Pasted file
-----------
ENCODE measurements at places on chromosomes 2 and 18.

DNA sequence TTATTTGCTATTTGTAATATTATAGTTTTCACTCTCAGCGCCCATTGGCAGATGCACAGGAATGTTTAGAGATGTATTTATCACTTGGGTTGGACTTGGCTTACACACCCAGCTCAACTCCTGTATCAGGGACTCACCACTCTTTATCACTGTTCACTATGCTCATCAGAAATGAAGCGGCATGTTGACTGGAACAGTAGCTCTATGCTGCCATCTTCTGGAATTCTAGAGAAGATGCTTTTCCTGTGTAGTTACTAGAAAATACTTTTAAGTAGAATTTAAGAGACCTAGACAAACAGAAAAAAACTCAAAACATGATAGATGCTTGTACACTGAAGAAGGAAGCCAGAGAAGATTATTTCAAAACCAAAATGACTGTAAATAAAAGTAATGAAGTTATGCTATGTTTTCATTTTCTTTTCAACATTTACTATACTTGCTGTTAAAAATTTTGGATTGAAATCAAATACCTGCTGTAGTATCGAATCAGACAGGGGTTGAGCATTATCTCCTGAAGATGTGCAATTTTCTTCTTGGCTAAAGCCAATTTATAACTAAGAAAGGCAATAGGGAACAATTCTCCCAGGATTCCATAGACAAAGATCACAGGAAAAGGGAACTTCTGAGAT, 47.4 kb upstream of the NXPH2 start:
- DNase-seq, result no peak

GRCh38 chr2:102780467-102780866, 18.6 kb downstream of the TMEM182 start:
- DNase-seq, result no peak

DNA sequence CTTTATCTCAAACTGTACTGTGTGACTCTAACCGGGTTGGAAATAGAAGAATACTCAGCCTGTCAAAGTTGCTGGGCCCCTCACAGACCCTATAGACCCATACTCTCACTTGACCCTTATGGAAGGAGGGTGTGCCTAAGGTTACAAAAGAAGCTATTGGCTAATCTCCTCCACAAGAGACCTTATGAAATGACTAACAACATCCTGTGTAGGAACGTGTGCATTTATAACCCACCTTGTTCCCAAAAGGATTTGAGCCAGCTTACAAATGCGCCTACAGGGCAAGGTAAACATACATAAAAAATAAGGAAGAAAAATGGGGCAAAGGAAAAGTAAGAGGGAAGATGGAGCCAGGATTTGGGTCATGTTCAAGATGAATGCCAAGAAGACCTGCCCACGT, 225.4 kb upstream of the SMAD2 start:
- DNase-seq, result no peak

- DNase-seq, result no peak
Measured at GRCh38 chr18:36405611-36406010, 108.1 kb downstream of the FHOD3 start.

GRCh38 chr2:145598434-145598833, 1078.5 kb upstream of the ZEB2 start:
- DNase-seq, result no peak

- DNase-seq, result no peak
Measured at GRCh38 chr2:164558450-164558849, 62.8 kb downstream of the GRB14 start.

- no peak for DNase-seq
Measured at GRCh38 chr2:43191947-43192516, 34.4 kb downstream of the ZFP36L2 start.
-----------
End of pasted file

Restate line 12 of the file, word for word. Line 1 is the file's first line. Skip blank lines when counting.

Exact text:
- DNase-seq, result no peak